There are people who bought 25% of a flat under a shared ownership scheme with deposits as little as 35k who are now expected to pony up twice that to fix defects they weren't responsible for while the developers who caused them get off scot free. For a flat they "own" quarter of yet are responsible for 100% of the bills.

    1.3 million flats in the UK are currently unmortgageable, people's lives are on hold, and MPs have voted five times now not to protect leaseholders from costs that will likely bankrupt them.

    While I'm not directly affected by any of this I know people who are and I was close to buying a property that is affected by all of this - so it's a bit of a "there but for the grace of god go I" thing for me.

    Stories like this are commonplace:

    https://conversation.which.co.uk/home-energy/abi-tubis-leeds-dangerous-cladding/

    MPs have voted five times against an amendment to protect leaseholders from ruinous bills:

    https://www.theguardian.com/society/2021/apr/27/vote-to-protect-leaseholders-from-cladding-costs-fails-despite-tory-rebellion

    Lifelong Conservative voters are abandoing the party over the crisis:

    https://www.theguardian.com/politics/2021/mar/29/lifelong-tory-voters-abandoning-party-over-cladding-crisis

    The Bank of England considers the risk to be so big it could take down the entire housing market and cause another financial crisis:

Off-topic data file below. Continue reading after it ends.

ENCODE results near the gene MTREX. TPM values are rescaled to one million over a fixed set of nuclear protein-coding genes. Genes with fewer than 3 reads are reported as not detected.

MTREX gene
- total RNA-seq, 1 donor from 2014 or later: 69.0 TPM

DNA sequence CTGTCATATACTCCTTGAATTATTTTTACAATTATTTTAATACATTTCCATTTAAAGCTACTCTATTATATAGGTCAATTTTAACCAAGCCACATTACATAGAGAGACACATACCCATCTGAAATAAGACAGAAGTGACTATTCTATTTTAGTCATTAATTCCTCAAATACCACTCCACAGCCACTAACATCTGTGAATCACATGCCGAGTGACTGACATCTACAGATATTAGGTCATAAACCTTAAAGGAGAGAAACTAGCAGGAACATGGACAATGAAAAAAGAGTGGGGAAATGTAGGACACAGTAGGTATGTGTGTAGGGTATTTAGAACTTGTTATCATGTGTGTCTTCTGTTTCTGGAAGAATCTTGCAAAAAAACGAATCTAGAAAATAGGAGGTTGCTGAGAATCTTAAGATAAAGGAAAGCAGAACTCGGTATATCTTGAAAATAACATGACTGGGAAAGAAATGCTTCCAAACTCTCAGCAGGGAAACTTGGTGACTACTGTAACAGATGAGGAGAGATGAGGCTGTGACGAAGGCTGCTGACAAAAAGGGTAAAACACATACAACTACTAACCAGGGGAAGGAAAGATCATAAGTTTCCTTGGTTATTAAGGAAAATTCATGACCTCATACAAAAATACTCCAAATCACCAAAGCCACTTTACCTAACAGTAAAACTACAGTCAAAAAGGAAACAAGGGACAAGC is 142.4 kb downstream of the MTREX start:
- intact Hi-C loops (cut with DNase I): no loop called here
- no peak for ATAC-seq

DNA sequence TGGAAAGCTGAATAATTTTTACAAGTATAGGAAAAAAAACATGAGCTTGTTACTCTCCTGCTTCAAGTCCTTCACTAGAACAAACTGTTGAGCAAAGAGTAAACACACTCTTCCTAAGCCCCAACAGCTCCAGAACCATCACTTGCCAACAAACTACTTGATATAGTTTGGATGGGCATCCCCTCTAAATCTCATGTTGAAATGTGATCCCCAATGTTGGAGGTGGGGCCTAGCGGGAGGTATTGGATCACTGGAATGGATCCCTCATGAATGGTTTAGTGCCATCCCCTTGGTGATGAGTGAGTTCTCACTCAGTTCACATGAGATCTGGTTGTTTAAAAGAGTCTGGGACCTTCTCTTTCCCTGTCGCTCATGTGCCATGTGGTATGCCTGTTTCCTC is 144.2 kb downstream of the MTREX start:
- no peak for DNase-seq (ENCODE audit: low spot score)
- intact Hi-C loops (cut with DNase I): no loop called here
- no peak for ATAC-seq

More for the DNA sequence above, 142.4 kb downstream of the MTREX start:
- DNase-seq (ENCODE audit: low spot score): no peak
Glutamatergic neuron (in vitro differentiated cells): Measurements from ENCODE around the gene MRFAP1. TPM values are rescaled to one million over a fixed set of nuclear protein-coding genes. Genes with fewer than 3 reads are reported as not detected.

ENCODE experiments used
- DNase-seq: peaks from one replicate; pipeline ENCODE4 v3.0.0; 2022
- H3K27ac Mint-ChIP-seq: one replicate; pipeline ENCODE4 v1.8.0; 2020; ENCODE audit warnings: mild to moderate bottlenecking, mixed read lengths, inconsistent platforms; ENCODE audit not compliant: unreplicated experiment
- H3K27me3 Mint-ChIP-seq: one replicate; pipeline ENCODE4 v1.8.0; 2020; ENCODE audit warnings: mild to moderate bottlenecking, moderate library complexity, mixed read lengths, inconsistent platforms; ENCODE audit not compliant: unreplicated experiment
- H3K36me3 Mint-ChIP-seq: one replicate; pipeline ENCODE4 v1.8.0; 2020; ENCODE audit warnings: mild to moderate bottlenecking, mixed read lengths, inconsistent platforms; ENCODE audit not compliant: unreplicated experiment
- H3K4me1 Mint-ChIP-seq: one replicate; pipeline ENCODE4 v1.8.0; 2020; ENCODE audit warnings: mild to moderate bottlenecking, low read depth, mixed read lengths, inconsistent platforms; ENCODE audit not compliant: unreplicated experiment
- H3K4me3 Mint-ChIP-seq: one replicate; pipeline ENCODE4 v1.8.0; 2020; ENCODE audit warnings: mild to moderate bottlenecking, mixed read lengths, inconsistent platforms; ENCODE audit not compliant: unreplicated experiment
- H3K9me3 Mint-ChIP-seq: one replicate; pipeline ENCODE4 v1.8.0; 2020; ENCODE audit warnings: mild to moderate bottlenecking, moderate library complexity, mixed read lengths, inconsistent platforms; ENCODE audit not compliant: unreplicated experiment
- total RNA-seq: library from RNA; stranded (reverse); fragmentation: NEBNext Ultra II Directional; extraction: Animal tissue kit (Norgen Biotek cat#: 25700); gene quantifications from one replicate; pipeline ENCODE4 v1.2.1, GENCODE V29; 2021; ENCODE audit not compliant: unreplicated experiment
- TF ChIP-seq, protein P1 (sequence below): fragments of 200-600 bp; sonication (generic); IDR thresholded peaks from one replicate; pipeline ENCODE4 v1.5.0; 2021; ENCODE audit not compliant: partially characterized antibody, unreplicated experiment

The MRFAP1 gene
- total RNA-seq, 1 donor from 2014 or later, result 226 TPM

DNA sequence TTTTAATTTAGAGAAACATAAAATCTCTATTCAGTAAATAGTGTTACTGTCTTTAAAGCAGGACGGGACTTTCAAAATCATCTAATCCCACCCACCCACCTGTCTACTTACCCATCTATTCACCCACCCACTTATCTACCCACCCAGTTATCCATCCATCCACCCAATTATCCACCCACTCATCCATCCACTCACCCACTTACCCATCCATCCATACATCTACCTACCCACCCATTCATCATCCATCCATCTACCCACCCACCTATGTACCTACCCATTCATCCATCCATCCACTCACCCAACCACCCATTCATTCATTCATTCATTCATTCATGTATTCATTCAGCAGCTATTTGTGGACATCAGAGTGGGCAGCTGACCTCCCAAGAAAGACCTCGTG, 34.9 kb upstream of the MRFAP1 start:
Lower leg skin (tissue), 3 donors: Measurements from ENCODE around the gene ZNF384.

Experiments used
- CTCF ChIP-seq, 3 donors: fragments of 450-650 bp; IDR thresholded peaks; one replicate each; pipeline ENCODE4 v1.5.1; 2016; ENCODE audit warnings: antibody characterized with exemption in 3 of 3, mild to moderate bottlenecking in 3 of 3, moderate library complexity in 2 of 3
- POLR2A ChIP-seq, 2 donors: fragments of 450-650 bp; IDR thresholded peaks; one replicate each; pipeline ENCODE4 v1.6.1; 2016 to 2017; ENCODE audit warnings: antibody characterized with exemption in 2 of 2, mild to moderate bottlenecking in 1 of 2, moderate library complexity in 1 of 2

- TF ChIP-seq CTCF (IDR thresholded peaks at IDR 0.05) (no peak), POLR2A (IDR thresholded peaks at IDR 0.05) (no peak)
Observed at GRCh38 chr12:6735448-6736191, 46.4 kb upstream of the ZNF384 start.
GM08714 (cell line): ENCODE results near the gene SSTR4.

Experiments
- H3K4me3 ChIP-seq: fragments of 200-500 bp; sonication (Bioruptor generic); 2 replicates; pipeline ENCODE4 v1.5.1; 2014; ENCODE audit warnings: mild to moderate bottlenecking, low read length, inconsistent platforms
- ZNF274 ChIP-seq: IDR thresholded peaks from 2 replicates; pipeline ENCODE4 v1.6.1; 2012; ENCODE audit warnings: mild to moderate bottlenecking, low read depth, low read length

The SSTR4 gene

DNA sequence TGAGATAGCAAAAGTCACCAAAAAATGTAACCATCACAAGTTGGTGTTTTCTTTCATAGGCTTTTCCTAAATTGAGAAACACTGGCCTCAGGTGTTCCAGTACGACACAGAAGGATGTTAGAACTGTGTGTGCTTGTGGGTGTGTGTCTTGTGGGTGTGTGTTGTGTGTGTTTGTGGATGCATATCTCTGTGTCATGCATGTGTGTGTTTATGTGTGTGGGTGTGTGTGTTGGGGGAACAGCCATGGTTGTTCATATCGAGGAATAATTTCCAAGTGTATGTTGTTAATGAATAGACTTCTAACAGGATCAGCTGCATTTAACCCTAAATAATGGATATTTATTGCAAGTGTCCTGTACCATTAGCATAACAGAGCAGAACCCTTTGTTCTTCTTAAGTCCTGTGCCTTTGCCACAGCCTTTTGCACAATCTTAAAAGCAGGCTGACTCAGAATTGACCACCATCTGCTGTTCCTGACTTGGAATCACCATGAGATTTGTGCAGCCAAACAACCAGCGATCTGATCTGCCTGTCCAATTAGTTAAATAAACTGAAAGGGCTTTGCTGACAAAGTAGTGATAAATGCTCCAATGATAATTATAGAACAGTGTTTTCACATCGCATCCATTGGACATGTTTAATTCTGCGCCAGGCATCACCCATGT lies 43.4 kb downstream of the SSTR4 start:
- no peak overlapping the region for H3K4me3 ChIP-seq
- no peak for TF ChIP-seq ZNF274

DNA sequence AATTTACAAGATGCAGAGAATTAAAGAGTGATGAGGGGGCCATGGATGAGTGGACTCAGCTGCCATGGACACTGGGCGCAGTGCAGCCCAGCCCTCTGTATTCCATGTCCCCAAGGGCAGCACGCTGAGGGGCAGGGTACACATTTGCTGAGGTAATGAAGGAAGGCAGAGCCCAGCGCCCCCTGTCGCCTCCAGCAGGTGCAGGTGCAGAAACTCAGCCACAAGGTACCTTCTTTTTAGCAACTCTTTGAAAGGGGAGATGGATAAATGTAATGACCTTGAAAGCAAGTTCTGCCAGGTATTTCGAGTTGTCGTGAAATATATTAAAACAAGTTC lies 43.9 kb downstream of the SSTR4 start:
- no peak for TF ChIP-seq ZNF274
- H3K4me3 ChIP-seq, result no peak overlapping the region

https://www.thetimes.co.uk/article/bank-considers-risk-of-financial-collapse-from-cladding-scandal-jwbpkpv0z


    It sucks but I can understand why owners need to pay upkeep, even unexpected upkeep. It happens, you gain when the property goes up in value, but have to pay maintenance. But this is the first I've heard that shared ownership, one owner has to pay the full costs and the other owner does not. That makes no sense at all to me.

    If a tenant is renting, their landlord has to pay maintenance. If 25% shared ownership why doesn't the 25% owner pay 25% of the cost, and the 75% owner the other 75%? That seems utterly illogical, to be able to own but not be responsible for upkeep.
    This isn't maintenance though is it — the thing hasn't been built properly.

    A lot of people don't realise they have pretty much zero "consumer protection" when buying newly built houses or flats.
  • CursingStoneCursingStone Posts: 421
    AlistairM said:

    Voting anecdote.

    Definitely brisk in my Bucks village (Thames Valley PCC & Bucks County Council). I had to queue for a few minutes to get my voting sheet.

    I'm a traditional Tory voter but not entirely happy with how they run things locally and don't want to ever give a vote to Labour or the Lib Dems. Voted Tory for PCC and independent as 2nd choice for PCC. I was on the verge of giving several votes to the Greens until I realised that 2 of their candidates either was "somewhere in Bucks" or not local. Gave the Green candidate who lived in the village my vote along with 2 other very local Tories.

    I think the Greens will do very well in my area. Lots of posters up and I think there is a recognition that they have campaigned well locally. I'd never vote for them in a general election but they have had their first ever vote from me today.

    I'm disappointed, of course however you vote is up to you. The Greens are the biggest single danger to our democratic prosperous society. They can be contagious with their hysteria. Theyll have your local council diverting funds to employing their friends, oops, i mean climate change consultants away from the things that you might think are bread and butter important stuff.

    They are a poison in the body politic, the dear old lady in the bobble hat who seems a bit intense may seem harmless. But their creed will damage all of us.